Saturday, July 30, 2011

Warming climate could give exotic grasses edge over California natives

Robert Sanders in the UC Berkeley News Center: California’s native grasses, already under pressure from invasive exotic grasses, are likely to be pushed aside even more as the climate warms, according to a new analysis from the University of California, Berkeley.

In the study, which has been accepted for publication in the journal Global Change Biology and is now available online, UC Berkeley biologists catalogued the ranges of all 258 native grasses and 177 exotic grasses in the state and estimated how climate change – in particular, increased temperature and decreased rainfall – would change them. They concluded that many of the traits that now make exotic grasses more successful than many natives also would allow them to adapt better to increased temperature and likely expand their ranges.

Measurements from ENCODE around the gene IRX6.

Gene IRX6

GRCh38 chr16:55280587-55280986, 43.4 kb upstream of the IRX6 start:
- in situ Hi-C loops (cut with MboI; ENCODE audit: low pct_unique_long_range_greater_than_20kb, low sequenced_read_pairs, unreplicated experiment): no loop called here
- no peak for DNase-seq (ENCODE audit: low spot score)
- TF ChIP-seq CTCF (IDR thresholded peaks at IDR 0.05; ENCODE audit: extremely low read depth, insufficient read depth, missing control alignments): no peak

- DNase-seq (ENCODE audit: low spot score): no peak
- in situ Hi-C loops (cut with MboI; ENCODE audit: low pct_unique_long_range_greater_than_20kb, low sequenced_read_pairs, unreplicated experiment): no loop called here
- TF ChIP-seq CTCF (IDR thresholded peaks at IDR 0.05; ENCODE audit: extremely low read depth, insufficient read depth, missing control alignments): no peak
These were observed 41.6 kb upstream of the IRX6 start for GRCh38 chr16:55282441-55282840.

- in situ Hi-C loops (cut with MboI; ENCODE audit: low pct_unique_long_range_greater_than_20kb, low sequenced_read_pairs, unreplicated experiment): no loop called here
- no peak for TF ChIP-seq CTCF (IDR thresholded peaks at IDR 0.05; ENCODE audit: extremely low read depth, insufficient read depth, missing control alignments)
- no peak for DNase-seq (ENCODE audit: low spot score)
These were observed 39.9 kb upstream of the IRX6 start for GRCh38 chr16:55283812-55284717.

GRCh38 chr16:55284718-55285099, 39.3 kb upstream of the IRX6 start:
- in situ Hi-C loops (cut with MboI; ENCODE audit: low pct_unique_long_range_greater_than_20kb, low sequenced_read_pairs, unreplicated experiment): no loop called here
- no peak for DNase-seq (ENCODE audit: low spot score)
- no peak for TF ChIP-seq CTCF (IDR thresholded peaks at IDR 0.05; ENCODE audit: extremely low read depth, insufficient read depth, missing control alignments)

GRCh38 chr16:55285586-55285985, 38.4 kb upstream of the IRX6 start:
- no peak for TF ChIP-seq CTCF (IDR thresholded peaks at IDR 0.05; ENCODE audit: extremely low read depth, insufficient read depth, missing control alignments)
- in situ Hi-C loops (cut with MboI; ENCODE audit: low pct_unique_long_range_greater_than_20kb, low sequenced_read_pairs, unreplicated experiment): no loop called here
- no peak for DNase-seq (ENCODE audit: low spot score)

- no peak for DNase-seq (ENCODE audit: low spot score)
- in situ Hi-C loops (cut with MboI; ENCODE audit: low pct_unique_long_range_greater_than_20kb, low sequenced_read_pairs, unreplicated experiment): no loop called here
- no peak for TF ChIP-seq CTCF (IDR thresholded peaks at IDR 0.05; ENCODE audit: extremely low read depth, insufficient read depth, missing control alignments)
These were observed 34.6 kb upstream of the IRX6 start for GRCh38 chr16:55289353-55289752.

“When we looked at current patterns, we found that warmer temperatures favor certain traits, and these are the traits possessed by exotic species,” said coauthor Emily Dangremond, a graduate student in the UC Berkeley Department of Integrative Biology. “This led us to predict that, if the mean temperature increases in all zones in California, there is an increased likelihood of finding exotic species, and an increase in the proportion of species in a zone that are exotic.”

...“The ‘trait-based’ approach lets us test hypotheses about plant distributions in relation to climate without tying them to the identity of particular species,” Ackerly wrote in an email from South Africa, where he is on sabbatical. “As a consequence, the analyses can be generalized beyond California to other grassland areas.”...

From the UC Berkeley website: At Tom's Point in Marin Co., Calif., the exotic grass Holcus lanatus is common. (Credit Brody Sandel)

No comments: